3. I wish I could make give you a hug and make you a cup of tea, Lori. Something, anything, to let you know I’m thinking about you today. Those posts you wrote last year were the most moving pieces of writing I have ever read.

    1. Oh Kristie, you have let me know you are thinking about me today, and I feel your comment as a loving embrace. I’m so grateful for friends like you, and thank you for saying that about those posts. I think they really did capture the experience in an emotionally honest way. Thank you for holding me so gently today. xoL

  4. “I believe that imagination is stronger than knowledge. That myth is more potent than history. That dreams are more powerful than facts. That hope always triumphs over experience. That laughter is the only cure for grief. And I believe that love is stronger than death.”
    ― Robert Fulghum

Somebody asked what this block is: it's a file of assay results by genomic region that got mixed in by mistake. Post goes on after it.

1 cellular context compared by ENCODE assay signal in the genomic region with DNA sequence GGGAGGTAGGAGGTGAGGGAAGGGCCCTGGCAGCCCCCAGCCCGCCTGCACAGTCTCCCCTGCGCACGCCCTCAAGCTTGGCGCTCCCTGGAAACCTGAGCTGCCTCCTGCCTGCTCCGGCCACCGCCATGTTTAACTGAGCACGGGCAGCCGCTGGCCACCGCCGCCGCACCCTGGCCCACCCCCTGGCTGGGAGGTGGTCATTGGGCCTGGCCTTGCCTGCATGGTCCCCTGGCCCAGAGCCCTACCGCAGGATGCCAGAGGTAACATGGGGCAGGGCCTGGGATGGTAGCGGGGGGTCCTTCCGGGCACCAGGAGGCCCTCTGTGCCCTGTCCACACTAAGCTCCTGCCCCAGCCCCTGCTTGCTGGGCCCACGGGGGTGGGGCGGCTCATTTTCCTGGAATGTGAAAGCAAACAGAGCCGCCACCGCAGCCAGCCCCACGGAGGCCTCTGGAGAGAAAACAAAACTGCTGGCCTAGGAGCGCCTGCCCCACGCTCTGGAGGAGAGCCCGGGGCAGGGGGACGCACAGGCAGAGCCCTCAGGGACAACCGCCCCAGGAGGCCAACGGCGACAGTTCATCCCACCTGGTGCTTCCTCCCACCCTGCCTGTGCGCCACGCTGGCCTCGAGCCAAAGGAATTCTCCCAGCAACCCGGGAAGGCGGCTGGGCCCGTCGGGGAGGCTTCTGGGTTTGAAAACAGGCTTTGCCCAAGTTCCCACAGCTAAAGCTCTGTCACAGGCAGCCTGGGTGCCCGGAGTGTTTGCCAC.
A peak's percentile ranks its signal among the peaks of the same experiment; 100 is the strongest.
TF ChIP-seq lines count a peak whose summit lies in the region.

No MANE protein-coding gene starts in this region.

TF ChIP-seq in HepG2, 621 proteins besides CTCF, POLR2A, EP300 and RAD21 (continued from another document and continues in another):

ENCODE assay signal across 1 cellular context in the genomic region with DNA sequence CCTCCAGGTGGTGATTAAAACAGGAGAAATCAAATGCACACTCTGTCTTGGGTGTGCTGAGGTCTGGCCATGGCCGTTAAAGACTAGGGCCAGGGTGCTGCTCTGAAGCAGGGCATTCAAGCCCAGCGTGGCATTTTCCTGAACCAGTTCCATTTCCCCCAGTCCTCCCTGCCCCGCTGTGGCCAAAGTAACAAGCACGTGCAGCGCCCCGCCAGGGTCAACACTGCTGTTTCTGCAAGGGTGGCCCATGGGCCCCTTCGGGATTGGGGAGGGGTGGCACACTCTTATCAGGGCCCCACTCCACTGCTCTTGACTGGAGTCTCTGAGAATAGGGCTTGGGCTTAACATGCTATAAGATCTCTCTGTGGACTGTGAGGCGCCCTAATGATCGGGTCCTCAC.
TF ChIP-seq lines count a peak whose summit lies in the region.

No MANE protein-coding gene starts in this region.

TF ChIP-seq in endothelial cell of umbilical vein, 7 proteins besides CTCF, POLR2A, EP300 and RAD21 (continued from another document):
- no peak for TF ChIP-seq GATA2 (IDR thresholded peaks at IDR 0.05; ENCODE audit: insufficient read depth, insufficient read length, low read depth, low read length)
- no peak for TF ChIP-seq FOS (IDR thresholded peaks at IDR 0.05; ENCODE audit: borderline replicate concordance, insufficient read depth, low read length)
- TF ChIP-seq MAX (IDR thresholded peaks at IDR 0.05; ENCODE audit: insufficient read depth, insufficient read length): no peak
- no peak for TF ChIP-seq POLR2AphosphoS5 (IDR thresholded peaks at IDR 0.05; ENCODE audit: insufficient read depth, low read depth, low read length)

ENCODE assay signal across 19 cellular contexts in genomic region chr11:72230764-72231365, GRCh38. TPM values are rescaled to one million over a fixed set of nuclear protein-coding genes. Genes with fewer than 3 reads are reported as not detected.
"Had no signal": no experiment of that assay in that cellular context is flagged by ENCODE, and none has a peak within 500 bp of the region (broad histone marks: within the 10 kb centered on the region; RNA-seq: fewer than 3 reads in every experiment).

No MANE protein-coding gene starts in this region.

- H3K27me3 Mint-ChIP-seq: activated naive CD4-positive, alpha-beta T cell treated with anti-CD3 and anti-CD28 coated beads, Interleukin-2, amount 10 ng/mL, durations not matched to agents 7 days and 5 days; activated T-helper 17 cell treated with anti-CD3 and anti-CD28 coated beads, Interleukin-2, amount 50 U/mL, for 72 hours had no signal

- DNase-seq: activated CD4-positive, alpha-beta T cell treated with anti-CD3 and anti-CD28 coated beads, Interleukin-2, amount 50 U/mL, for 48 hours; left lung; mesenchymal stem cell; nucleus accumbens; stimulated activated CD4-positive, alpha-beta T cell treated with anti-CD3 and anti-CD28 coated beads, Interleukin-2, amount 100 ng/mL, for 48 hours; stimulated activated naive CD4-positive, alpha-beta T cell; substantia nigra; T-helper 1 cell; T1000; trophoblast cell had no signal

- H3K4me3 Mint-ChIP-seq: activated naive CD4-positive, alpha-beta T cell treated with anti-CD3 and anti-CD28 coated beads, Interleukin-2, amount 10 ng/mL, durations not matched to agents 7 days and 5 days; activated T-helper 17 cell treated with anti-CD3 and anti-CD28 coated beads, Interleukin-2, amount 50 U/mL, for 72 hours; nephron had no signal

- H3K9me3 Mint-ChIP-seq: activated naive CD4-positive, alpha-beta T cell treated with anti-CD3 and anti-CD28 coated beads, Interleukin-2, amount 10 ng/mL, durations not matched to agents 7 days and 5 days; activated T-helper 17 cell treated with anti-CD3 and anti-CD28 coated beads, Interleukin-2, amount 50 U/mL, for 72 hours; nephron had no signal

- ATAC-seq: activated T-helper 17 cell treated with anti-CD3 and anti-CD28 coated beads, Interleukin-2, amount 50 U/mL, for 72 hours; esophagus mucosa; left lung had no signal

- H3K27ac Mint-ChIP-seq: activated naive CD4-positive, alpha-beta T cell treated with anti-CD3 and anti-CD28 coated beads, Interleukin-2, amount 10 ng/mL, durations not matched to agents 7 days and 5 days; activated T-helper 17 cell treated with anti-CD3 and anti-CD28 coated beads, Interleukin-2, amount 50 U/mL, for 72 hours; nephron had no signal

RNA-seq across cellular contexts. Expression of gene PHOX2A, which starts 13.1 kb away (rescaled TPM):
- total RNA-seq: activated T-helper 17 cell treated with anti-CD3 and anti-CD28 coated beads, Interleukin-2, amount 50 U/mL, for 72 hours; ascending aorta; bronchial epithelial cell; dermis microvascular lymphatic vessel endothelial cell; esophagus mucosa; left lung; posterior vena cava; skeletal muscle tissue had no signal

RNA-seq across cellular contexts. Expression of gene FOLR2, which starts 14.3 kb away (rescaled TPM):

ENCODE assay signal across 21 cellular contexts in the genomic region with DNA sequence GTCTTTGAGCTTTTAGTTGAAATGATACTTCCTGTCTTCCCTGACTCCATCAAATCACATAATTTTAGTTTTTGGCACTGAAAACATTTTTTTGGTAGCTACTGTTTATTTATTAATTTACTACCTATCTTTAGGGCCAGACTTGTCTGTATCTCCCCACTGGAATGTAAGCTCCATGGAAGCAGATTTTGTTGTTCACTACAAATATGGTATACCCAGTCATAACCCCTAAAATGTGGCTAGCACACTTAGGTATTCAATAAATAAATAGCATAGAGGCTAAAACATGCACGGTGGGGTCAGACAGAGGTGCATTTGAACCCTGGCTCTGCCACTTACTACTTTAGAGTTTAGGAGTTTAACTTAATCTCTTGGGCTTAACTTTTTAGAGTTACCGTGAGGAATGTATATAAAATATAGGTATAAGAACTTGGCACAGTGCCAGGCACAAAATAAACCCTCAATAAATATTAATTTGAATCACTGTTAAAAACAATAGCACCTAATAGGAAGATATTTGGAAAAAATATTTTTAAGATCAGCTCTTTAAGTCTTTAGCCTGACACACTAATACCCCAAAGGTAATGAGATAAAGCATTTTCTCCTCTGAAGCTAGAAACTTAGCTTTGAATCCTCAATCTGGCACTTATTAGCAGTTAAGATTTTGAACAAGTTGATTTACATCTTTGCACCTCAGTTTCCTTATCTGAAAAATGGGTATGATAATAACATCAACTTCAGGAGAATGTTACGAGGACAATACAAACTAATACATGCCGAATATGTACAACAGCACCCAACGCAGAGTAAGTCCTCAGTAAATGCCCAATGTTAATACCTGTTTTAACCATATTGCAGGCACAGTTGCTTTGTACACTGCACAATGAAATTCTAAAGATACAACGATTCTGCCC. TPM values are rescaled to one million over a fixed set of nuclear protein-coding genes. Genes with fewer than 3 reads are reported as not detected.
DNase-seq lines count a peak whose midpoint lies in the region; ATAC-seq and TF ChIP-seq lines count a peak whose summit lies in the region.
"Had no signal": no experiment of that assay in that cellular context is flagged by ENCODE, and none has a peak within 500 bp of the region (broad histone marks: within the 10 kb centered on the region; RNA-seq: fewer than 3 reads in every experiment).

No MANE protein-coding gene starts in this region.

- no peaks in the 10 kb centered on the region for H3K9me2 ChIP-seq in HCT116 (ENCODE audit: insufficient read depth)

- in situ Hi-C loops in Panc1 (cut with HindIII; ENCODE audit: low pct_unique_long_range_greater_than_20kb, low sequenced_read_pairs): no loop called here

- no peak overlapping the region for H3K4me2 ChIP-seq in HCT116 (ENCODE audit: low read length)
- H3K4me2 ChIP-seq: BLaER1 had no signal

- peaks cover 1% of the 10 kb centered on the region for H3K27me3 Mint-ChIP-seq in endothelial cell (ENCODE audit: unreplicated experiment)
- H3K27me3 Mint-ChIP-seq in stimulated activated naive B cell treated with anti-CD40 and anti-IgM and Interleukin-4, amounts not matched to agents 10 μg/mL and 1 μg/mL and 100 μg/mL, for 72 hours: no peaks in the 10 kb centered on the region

You and all your family are in my heart today Lori.

    1. Oh Peggy……that was such balm, those lines. Laughter is the cure for grief, when you’re finally able to laugh, and love is absolutely stronger than death. Our love for Gracie will go on and on and on, in all of us. Thank you for giving me what you knew would be just the right thing (and you were right). xoL

    1. And I return the love to you (and yours, always), Megan. That first stanza of the poem chokes me no matter how many times I read it. It is beautiful and heartbreaking, exactly. xoL